PYROPS ASTARTE WHITE

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Making sense of Fulgoroidea

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Classification

Phylum Arthropoda

Class Insecta

Order Hemiptera

Family Fulgoridae

Genus Pyrops

Species Pyrops Astarte White

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RECORDS OF THE LANTERN BUG IN SINGAPOUR

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FULGORIDAE LANTERNFLY

Fulgoridae (aka, the lanternflies), and their closest relatives, Dictyopharidae, are two of 20 insect families that are included in the hemipteran superfamily Fulgoroidea (commonly referred to as “planthoppers”). Collectively, planthoppers are a diverse insect group including 9,000 described species, all of which are sap-feeding herbivores. Different researchers have proposed alternative hypotheses regarding how many planthopper families there are and how those families are related. The phylogeny shown here is based on the results of a molecular phylogenetic analysis of Fulgoroidea. These results support the recognition of at least 19 planthopper families (but note that exemplars of Hypochthonellidae and Gengidae were unavailable for that study). Relationships among some families are depicted here as unresolved because different phylogenetic reconstruction methods produced conflicting results we plan to further explore the evolution of the planthopper superfamily in an expanded analysis including more taxa and more data.

These molecular data-based results support the previous hypotheses proposed by Asche and Wilson et al. The most ancient planthopper families (Cixiidae and Delphacidae) have ovipositors shaped for piercing and sawing vegetation, and insert eggs into the tissues of monocots or in debris at the base of the host plant. The families of intermediate divergence age (Kinnaridae, Meenoplidae, Derbidae, Achilidae, Achilixiidae, Fulgoridae, and Dictyopharidae) have spade-like ovipositors for burying or covering eggs with soil or wax on monocot or dicot host plants. The most recently diverged families have piercing-excavating ovipositors used to excavate the woody tissue of dicot hosts for egg laying.

Fulgorid planthoppers (often called lanternflies) are typically arboreal, most often associated with large tropical trees. Fulgoridae is the only family in this intermediate group that deposits eggs higher up on the host plant and covers them with a waxy substance. Fulgoridae are also unique among the planthoppers in that many species are large-bodied (as long as 95 mm), have pigmented, often brightly colored wings, and some produce cuticular waxes in a variety of forms, including plumes that extend well beyond the length of the abdomen. Although at least 10 other planthopper families have elongate head processes, many species of Fulgoridae exhibit comparatively exaggerated morphological diversity in head shape, such as the peanut-headed bug and the dragon-headed bug (Phrictus quinquepartitus). The 550 species of Fulgoridae are primarily distributed throughout the world’s tropical and subtropical regions, with only 17 species recorded from the Nearctic region, and no species recorded from the Palearctic .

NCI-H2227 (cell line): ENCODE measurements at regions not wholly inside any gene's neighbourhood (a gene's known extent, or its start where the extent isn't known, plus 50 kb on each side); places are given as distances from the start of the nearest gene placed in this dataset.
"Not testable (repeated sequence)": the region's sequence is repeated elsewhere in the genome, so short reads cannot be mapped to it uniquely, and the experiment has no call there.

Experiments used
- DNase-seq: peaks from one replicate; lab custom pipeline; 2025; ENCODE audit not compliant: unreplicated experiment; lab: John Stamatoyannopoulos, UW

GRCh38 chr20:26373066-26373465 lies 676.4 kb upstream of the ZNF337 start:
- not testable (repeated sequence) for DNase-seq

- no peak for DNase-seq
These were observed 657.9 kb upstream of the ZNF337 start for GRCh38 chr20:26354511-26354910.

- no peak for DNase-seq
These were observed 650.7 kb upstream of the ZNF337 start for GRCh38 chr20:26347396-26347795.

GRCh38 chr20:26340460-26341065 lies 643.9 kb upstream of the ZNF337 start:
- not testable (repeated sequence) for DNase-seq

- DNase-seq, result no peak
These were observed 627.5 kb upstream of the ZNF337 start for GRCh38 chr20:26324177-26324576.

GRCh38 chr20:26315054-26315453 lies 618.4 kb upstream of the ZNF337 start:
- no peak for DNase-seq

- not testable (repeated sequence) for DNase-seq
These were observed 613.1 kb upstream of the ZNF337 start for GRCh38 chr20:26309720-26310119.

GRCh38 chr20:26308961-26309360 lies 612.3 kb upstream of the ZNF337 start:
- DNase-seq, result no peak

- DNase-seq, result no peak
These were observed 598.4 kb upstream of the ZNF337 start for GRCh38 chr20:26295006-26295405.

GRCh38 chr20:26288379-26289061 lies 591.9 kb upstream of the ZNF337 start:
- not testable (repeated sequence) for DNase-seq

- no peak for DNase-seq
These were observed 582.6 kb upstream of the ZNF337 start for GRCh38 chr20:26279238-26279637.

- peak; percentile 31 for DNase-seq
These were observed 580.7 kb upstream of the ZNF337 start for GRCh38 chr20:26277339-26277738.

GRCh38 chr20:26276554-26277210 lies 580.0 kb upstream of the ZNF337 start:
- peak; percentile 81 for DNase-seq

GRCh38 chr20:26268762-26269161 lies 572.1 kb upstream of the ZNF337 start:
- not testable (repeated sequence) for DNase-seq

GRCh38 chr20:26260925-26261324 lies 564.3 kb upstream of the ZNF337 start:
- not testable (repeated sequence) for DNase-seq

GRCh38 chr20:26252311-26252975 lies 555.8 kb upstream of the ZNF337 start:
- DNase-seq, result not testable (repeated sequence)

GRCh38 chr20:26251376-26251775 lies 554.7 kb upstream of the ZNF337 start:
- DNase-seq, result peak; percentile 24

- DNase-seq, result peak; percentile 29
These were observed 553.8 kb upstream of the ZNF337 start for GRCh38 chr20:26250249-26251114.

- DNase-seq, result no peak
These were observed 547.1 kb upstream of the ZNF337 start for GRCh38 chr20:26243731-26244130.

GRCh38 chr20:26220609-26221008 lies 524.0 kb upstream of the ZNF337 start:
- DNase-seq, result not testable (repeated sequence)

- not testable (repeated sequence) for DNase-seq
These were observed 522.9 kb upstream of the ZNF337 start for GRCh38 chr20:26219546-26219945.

A planthopper is any insect in the infraorder Fulgoromorpha, exceeding 12,500 described species worldwide. The name comes from their remarkable resemblance to leaves and other plants of their environment and from the fact that they often "hop" for quick transportation in a similar way to that of grasshoppers. However, planthoppers generally walk very slowly so as not to attract attention. Distributed worldwide, all members of this group are plant-feeders, though surprisingly few are considered pests. The infraorder contains only a single superfamily, Fulgoroidea. Fulgoroids are most reliably distinguished from the other Auchenorrhyncha by two features; the bifurcate anal vein in the forewing, and the thickened, three-segmented antennae, with a generally round or egg-shaped second segment that bears a fine filamentous arista.

Nymphs of many fulgoroids produce wax from special glands on the abdominal terga and other parts of the body. These are hydrophobic and help conceal the insects. Adult females of many families also produce wax which may be used to protect eggs.

Fulgoroid nymphs also possess a biological gear mechanism at the base of the hind legs, which keeps the legs in synchrony when the insects jump; the gears are not present in the adults, and were known for decades before the function of the gears was only recently discovered.

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